Ishq Naamah banaam Afzal Panipati
When Love Got a Human Incarnation: The possible-impossible story of Afzal Panipati
When love got a human incarnation, the incarnation became Afzal Panipati–both literally and metaphorically. The word ‘afzal’ suggests excellence and the lover-poet Afzal exceeded excellence in the way he loved, languished, and found his ultimate resolution.
The lover-poet Afzal has at least three names to be known by—Mohammad Afzal, Afzal Jhanjhanavi, and Afzal Panipati. He has three other distinctions as well: he was the first one to live and love like no other, the first one in north India to write the longest poem in Urdu called Bikat Kahani, and the first one to achieve poetic excellence by refining and defining a language as the language of literary expression.
Afzal was a teacher–a traditional mudarris in beard–who taught the young ones the prescribed lessons of life and faith like many others of his time. He also led a life of austerity as others did but unlike all of them he had extraordinary skills as a poet and prose writer. What made Afzal a legendary character, however, was his obsessive love for a young Hindu girl that was simply incredible during the late sixteenth century when he lived. With each passing day, he grew wilder in love than before. Knowing not what to do and where to go, he abandoned his home, forsook the life of piety and wandered all around in a state of frenzy.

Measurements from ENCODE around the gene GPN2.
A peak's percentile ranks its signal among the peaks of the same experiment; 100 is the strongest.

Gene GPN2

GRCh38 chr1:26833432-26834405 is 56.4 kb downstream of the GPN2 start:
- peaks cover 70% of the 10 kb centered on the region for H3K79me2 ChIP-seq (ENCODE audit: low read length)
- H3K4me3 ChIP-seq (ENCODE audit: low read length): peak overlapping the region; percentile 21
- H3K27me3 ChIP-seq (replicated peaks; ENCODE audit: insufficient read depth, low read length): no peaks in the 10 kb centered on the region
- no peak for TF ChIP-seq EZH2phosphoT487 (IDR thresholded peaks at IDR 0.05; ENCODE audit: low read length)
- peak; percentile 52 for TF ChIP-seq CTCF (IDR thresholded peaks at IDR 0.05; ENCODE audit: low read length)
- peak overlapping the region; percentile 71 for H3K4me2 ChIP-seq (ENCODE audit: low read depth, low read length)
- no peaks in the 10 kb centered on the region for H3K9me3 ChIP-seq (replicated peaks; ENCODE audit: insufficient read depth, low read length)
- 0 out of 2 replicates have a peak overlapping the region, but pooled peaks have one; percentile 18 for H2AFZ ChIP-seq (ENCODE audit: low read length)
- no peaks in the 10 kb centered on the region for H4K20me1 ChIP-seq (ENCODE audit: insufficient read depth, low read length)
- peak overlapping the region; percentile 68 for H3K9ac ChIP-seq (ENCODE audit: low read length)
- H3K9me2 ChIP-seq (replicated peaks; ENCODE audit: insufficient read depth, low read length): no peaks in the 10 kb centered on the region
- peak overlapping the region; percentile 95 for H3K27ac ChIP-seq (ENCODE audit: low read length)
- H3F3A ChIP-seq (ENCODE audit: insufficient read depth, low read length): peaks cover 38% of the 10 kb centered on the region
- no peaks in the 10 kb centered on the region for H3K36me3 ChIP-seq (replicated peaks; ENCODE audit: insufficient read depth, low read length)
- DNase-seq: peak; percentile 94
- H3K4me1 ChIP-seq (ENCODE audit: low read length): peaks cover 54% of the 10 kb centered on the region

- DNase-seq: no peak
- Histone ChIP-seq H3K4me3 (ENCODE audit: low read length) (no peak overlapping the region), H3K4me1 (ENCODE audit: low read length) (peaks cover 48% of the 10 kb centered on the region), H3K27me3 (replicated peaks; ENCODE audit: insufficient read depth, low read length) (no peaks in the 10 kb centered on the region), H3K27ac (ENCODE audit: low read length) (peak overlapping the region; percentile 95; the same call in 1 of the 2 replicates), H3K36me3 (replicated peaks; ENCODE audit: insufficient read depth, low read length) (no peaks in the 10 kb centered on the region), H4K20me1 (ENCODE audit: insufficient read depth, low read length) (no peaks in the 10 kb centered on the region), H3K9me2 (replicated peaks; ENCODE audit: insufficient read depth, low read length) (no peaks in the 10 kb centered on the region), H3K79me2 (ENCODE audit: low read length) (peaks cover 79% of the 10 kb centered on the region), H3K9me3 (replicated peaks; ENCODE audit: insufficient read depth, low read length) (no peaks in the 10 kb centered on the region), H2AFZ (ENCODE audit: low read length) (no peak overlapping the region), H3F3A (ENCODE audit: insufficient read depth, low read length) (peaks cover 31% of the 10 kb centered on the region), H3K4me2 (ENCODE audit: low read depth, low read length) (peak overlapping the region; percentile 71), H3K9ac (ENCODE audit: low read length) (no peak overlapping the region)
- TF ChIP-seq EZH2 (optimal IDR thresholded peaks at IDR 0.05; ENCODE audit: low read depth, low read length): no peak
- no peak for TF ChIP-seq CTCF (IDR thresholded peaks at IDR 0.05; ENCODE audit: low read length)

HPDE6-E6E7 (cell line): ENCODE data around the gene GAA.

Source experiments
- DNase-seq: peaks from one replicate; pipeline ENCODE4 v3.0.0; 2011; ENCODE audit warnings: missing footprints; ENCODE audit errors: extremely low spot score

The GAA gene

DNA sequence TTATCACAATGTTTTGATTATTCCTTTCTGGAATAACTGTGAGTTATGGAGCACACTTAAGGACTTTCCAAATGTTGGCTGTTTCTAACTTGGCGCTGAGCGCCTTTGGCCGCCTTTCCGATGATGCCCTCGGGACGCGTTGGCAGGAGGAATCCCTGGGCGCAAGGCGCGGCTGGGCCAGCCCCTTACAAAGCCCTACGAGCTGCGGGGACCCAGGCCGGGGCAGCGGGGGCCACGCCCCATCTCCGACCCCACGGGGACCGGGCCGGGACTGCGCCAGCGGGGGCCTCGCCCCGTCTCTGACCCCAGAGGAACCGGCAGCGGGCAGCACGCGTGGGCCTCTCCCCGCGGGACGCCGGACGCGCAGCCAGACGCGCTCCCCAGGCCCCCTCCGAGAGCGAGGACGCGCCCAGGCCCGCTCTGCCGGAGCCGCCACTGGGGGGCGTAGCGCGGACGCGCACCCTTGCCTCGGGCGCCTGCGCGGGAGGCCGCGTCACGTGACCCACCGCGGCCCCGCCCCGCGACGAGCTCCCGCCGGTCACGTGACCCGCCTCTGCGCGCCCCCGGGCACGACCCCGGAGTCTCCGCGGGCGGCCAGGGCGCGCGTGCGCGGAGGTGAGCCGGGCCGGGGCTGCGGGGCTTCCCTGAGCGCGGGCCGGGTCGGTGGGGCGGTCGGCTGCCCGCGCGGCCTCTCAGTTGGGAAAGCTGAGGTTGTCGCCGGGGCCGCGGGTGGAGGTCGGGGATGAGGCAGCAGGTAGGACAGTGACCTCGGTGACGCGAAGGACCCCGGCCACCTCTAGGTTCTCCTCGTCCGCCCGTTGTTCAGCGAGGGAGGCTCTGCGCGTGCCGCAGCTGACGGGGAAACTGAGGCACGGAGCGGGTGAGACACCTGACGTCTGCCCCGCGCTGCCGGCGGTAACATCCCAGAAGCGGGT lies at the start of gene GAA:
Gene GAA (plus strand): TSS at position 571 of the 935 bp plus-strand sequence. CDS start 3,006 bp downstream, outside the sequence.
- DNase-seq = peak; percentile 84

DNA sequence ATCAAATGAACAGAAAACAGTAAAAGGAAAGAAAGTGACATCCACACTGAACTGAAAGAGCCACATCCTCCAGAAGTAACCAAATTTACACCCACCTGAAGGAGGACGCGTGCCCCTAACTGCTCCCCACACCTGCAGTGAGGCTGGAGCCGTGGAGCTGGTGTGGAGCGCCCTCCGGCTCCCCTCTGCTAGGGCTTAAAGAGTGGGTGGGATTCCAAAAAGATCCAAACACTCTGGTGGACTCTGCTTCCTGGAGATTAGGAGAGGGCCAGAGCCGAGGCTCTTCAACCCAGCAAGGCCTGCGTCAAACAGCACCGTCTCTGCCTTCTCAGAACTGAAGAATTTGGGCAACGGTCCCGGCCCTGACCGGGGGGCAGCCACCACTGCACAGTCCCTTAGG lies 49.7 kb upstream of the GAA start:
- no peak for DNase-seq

To save the girl from embarrassment, her relatives decided to send her to Mathura where she could live without worry. This decision came like a severe blow to Afzal. A true lover that he was, he tried and found out where she was being taken to. Unable to restrain himself, he followed her without fearing, or caring for the world. One day, a wandering Afzal happened to spot her walking around in Mathura. He could not control himself; in exasperation he approached her and appealed to her sense of mercy. The girl could not care less; she admonished him: “Aren’t you ashamed of doing what you do; and that too with a white beard on your face?” This was enough to devastate him beyond description.